7. Head and neck resonance in a rhesus monkey - a comparison with results from a human model

    NASA Astrophysics Data System (ADS)

    Tinniswood, Adam; Gandhi, Om P.

    1999-03-01

    The use of primates for examining the effects of electromagnetic radiation on behavioural patterns is well established. Rats have also been used for this purpose. However, the monkey is of greater interest as its physiological make-up is somewhat closer to that of the human. Since the behavioural effects are likely to occur at lower field strengths for resonant absorption conditions for the head and neck, the need for determination of resonance frequencies for this region is obvious. Numerical techniques are ideal for the prediction of coupling to each of the organs, and accurate anatomically based models can be used to pinpoint the conditions for maximum absorption in the head in order to focus the experiments. In this paper we use two models, one of a human male and the other of a rhesus monkey, and find the mass-averaged power absorption spectra for both. The frequencies at which highest absorption (i.e. resonance) occurs in both the whole body and the head and neck region are determined. The results from these two models are compared for both E-polarization and k-polarization, and are shown to obey basic electromagnetic scaling principles.

  8. Development of a Human Head FE Model and Impact Simulation on the Focal Brain Injury

    NASA Astrophysics Data System (ADS)

    Watanabe, Dai; Yuge, Kohei; Nishimoto, Tetsuya; Murakami, Shigeyuki; Takao, Hiroyuki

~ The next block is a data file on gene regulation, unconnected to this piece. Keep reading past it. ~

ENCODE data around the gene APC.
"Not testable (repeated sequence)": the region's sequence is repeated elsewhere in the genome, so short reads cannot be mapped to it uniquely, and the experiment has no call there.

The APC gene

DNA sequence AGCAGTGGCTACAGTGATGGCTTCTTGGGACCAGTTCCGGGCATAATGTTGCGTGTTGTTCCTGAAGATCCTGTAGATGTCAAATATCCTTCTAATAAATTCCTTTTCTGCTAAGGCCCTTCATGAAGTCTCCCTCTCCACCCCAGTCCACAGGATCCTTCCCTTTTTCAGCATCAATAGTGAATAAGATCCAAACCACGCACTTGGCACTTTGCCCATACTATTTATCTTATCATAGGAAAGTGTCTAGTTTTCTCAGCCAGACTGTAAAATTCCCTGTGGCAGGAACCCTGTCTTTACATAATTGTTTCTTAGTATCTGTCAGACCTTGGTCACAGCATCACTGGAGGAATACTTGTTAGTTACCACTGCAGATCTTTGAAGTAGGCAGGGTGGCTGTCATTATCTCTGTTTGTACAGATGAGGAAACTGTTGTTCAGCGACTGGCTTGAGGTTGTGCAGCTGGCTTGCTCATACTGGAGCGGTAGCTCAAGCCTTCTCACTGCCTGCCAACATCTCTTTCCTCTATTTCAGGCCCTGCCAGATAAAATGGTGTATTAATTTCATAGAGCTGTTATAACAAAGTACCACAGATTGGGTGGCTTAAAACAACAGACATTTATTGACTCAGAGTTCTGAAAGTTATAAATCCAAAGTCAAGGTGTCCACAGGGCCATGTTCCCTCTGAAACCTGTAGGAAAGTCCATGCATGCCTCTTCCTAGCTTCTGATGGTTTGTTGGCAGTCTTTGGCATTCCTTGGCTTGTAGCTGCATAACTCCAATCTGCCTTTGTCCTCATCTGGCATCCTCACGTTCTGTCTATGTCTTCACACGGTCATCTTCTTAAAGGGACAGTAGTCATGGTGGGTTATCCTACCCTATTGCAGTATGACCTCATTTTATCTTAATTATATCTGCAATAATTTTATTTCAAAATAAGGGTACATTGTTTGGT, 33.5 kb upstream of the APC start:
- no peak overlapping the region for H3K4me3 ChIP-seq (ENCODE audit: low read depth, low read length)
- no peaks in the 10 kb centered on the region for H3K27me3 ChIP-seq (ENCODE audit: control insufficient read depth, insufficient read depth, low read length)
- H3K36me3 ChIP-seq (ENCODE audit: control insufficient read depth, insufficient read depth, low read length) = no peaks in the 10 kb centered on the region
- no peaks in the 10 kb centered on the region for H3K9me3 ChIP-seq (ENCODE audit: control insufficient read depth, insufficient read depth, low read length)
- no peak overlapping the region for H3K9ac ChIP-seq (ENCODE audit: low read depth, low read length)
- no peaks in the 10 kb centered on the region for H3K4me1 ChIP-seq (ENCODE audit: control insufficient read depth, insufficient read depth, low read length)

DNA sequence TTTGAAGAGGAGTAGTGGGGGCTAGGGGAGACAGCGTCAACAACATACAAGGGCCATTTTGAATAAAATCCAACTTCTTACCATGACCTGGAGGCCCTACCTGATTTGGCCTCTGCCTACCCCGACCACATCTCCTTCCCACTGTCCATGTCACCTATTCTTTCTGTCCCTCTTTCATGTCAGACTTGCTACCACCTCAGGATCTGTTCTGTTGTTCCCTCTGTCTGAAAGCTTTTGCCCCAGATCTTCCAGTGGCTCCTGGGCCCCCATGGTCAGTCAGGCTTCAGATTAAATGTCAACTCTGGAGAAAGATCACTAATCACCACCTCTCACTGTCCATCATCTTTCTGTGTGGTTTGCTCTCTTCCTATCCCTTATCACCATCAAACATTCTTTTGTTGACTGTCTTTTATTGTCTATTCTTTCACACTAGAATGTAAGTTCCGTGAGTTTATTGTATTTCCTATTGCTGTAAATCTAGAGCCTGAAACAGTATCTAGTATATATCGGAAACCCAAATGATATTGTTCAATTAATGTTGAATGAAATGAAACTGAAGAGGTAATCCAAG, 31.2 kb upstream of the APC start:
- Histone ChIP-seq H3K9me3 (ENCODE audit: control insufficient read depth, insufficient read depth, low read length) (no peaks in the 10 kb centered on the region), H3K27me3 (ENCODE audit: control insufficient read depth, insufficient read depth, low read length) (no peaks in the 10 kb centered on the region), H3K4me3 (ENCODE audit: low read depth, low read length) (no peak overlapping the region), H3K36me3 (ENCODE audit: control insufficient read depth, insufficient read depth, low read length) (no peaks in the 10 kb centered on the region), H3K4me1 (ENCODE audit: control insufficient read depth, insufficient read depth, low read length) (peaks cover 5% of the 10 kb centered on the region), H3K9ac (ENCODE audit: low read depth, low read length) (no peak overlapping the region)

In this paper, a three-dimensional digital human-head model was developed and several dynamic analyses on the head trauma were conducted. This model was built up by the VOXEL approach using 433 slice CT images (512×512 pixels) and made of 1.22 million parallelepiped finite elements with 10 anatomical tissue properties such as scalp, CSF, skull, brain, dura mater and so on. The numerical analyses were conducted using a finite element code the authors have developed. The main features of the code are 1) it is based on the explicit time integration method and 2) it uses the one point integration method to evaluate the equivalent nodal forces with the hourglass control proposed by Flanagan and Belytschko(1) and 3) it utilizes the parallel computation system based on MPI. In order to verify the developed model, the head impact experiment for a cadaver by Nahum et al.(2) was simulated. The calculated results showed good agreement with the experimental ones. A front and rear impact analyses were also performed to discuss on the characteristic measure of the brain injury, in which the von-Mises stress was high in the frontal lobe in both of the analyses because of the large deformations of a frontal cranial base. This result suggests that the von-Mises stress can be a good measure of the brain injury since it is empirically well known that the frontal lobe tends to get injured regardless of the impact positions.